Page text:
Tuesday, 7 September 2010

A day at a hop farm

Hop merchants Charles Faram organised a 'hop walk open day' today at Pridewood Farm in Herefordshire. I'd never been to a hop farm before so I couldn't miss this.

It started with a buffet lunch at which I bumped into Martin Dickie from Brewdog and had a brief chat with him. The bad news is it will be 18 months until their new brewery is built. The good news is he'd brought some beers with him for the free bar!

There were a couple of talks after lunch. Peter Darby of Wye Hops Ltd. sounded quite upbeat about the development of new hop varieties, but Jonathon Arnold from Robing Appel Ltd. put a bit of a downer on things by telling us that malt prices are going to rise hugely.

Then it was time for a tour with various experts scattered round the farm. The first person I got to was an 80 year old retired hop farmer demonstrating how to string up hop bines. The pole he's using is called a monkey by those in the know.

Further on there were some hops being harvested, which I have to say looks like a shit job.

Peter Darby was waxing lyrical about hops elsewhere in the field. He explained how hops are grown vegetatively, not from seeds, so all hops of a variety are genetically identical clones. This lead to me asking why male hops are gown in Britain and he was kind enough to answer in great detail.

For those of you that aren't aware of such things hop plants can be male or female but only the females will grow the hop cones we need for brewing. Outside of Britain only the females plants are grown so the hops aren't fertilised and so are unseeded.

The reason things differ in Britain is due to an early example of biological pest control. Britain is the place where hops are most affected by powdery mildew and researchers found that unfertilised hop flowers remained open and susceptible for longer than fertilised flowers. So it was decided in 1904 that in Britain hops would be grown with males present to reduce the effects of mildew. Approximately one male plant is grown for every 400 females and several varieties of males will be used so that pollen is released over a range of time. The female varieties that brewers know and love have names like Fuggles, Goldings or Cascade. The males the hop growers also plant have more functional names like 'early' or 'late' denoting when they release their pollen.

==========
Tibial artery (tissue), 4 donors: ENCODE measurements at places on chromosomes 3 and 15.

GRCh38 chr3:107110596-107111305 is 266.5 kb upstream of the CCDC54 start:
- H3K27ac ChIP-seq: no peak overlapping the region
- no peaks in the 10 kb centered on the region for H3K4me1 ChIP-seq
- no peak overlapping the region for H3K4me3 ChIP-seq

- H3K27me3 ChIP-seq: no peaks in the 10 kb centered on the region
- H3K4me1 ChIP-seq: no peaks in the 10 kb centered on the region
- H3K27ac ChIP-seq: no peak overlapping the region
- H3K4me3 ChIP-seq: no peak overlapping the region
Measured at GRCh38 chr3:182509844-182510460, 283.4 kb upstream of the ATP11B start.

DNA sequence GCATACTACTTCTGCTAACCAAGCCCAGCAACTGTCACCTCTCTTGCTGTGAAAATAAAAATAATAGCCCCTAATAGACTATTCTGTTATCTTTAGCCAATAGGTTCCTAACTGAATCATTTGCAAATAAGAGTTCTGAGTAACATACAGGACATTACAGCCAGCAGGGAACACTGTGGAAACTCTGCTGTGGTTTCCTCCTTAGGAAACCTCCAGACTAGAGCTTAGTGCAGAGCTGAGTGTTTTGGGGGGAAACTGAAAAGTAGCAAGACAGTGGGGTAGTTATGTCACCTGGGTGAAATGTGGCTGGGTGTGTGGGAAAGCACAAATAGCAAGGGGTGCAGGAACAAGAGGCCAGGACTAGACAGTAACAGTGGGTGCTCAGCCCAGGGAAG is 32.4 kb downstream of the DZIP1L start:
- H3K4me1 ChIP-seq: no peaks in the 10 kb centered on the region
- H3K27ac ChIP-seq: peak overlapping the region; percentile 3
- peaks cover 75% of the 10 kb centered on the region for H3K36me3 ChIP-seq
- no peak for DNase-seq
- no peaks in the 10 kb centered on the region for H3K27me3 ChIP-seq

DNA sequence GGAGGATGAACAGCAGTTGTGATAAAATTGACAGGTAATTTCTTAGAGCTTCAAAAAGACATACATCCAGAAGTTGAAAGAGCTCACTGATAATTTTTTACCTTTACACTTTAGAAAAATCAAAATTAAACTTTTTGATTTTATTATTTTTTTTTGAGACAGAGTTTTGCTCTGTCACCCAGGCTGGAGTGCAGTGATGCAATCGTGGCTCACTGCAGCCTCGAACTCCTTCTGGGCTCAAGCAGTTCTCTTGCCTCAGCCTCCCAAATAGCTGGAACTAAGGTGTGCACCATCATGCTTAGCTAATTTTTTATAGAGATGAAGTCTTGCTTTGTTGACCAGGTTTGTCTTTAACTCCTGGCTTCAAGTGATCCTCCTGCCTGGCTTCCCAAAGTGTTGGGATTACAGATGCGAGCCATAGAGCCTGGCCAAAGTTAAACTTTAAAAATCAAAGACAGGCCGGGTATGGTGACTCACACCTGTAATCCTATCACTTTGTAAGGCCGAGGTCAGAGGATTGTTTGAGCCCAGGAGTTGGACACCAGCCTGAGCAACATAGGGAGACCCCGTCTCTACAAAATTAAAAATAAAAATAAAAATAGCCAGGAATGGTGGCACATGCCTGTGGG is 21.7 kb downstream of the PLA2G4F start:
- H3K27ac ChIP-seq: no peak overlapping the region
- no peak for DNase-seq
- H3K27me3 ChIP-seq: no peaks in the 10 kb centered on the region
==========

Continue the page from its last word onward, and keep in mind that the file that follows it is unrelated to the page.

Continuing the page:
I moved on to the picking shed next, where the hop bines are loaded on to the picking machine.

When the hops are picked from the bines they trundle down a conveyor belt where debris is removed before the move on to the kiln.

The hops are dried in the kiln for about eight hours before some cold air is blown through, which moistens them slightly making them less brittle before packaging.

Hops...thousands of them.


  1. Awesome post, Ed, really interesting. I can imagine the aroma from here!

  2. You never got really interesting stuff like this on Play School.

  3. As the hops went into the picking machine the aroma was great but the kiln was a bit of a disappointment as it smell was more damp than hop resins.